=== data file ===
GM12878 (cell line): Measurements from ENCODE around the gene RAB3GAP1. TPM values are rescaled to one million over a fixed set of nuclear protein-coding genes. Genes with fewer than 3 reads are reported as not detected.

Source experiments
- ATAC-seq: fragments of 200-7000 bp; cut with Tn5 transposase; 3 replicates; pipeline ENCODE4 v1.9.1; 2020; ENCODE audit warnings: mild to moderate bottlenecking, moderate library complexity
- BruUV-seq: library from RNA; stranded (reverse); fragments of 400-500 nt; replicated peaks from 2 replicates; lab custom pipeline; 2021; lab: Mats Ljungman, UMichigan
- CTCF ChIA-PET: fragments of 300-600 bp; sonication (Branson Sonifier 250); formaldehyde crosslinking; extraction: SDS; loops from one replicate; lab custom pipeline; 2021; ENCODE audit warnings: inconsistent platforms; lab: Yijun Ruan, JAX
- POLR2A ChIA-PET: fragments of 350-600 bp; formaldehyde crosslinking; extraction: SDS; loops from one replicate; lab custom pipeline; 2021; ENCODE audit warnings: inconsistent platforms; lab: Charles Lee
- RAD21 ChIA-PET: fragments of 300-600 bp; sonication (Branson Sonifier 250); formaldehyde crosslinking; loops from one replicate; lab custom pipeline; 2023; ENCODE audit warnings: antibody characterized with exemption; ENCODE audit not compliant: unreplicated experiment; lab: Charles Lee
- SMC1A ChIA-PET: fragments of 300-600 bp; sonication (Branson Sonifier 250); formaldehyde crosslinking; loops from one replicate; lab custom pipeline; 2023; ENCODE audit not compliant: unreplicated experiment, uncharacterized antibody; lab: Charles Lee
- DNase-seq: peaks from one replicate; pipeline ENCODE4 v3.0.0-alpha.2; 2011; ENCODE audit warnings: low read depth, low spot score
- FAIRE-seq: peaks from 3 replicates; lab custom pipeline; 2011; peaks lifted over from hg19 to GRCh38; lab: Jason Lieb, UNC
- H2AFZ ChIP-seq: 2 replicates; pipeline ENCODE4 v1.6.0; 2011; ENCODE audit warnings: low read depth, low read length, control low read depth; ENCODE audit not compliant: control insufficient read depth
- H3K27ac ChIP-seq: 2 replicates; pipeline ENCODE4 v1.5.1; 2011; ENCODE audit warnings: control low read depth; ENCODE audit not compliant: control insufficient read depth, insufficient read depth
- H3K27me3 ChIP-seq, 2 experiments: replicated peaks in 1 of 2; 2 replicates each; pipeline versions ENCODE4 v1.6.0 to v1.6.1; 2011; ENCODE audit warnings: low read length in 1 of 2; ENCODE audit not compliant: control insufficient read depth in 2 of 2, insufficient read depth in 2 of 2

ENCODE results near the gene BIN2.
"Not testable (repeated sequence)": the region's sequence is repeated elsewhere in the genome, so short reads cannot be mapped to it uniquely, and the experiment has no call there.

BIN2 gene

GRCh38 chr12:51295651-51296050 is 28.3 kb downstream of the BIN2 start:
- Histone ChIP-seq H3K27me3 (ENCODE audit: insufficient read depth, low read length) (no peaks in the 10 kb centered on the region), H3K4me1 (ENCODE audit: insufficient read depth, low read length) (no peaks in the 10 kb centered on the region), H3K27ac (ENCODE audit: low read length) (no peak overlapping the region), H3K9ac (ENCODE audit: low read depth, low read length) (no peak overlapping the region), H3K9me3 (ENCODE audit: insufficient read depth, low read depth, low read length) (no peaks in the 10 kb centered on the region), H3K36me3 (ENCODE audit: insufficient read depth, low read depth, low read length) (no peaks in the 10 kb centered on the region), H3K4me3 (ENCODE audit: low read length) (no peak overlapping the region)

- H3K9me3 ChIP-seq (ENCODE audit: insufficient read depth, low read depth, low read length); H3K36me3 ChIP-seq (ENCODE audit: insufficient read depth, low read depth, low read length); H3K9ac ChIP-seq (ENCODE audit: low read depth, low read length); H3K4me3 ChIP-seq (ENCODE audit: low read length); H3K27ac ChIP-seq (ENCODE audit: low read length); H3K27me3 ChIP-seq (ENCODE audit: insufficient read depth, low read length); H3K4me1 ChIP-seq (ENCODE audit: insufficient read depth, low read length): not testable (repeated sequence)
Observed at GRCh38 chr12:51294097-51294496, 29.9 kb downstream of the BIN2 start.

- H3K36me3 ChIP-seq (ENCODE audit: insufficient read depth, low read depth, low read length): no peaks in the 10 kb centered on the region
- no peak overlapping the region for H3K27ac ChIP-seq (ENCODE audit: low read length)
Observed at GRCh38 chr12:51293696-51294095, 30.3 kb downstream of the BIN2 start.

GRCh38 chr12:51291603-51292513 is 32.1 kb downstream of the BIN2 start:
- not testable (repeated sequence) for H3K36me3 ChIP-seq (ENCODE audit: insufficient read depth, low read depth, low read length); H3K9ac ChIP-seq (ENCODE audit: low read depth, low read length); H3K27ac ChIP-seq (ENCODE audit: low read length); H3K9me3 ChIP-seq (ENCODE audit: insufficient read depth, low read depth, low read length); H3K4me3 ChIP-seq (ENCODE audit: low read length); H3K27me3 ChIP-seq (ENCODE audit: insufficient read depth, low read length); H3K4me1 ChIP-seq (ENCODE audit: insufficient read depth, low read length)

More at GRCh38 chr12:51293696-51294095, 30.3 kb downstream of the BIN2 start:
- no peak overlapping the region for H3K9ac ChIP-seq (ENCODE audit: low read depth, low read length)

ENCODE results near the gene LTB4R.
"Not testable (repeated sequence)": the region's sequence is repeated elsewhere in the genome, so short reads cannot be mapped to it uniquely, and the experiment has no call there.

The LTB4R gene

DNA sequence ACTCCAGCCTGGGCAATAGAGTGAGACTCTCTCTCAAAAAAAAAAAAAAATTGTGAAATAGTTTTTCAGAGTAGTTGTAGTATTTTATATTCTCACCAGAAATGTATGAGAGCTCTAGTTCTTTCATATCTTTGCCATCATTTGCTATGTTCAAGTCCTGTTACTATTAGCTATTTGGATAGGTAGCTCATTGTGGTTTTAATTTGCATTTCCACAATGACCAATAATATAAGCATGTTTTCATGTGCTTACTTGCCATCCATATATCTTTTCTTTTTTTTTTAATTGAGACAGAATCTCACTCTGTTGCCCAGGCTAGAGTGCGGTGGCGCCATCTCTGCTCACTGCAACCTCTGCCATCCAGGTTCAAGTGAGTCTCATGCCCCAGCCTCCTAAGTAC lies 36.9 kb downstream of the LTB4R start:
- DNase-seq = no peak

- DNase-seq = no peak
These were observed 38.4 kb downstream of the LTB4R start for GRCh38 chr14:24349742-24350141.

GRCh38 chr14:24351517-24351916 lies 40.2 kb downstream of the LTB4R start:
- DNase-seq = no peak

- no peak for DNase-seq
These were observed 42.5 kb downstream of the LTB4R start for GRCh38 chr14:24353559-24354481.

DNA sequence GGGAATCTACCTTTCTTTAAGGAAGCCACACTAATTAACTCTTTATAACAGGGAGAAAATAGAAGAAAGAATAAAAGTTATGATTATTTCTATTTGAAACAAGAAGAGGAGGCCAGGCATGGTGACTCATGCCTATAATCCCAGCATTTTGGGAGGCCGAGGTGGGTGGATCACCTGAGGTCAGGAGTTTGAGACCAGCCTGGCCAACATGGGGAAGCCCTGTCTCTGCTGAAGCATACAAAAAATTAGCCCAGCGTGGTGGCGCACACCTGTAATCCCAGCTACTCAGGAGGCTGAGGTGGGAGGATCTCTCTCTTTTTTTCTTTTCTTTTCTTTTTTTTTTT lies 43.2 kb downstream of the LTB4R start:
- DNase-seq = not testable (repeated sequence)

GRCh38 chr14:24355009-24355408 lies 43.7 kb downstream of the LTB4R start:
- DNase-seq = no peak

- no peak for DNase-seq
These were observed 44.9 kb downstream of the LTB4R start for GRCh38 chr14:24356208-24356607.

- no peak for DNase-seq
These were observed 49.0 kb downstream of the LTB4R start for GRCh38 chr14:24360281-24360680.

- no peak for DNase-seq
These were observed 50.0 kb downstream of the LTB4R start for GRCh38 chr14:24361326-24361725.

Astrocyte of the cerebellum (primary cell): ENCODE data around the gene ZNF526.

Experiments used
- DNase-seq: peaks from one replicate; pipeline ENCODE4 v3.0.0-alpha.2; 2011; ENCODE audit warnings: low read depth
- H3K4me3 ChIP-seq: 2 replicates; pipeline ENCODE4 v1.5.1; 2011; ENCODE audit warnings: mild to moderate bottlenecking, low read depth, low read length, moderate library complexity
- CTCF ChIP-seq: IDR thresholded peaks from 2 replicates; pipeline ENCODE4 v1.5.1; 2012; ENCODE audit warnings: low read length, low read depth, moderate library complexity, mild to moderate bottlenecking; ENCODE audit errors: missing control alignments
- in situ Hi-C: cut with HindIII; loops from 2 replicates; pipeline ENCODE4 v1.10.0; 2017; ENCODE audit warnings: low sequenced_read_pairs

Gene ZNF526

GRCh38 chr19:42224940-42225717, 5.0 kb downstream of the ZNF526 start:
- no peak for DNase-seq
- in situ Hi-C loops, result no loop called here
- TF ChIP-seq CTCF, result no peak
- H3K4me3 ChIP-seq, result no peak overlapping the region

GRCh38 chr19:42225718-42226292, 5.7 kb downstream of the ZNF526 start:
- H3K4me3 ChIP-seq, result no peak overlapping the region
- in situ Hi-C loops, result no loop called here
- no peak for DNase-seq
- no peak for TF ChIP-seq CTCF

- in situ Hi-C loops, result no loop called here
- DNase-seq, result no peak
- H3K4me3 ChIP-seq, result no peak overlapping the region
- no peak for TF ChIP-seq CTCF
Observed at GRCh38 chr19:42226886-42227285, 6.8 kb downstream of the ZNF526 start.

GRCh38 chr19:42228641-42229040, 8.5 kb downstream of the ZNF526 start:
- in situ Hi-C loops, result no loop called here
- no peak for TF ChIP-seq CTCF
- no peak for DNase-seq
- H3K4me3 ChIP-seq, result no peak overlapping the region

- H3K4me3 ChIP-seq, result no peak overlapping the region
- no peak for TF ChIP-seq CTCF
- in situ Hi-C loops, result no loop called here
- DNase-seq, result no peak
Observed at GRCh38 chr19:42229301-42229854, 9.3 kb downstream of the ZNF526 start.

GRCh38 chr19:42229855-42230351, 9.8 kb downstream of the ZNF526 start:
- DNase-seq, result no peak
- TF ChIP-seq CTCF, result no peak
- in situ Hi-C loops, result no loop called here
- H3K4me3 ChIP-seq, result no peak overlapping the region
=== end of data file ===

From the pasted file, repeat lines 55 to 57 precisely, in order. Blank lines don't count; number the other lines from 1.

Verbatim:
Gene ZNF526

GRCh38 chr19:42224940-42225717, 5.0 kb downstream of the ZNF526 start:
- no peak for DNase-seq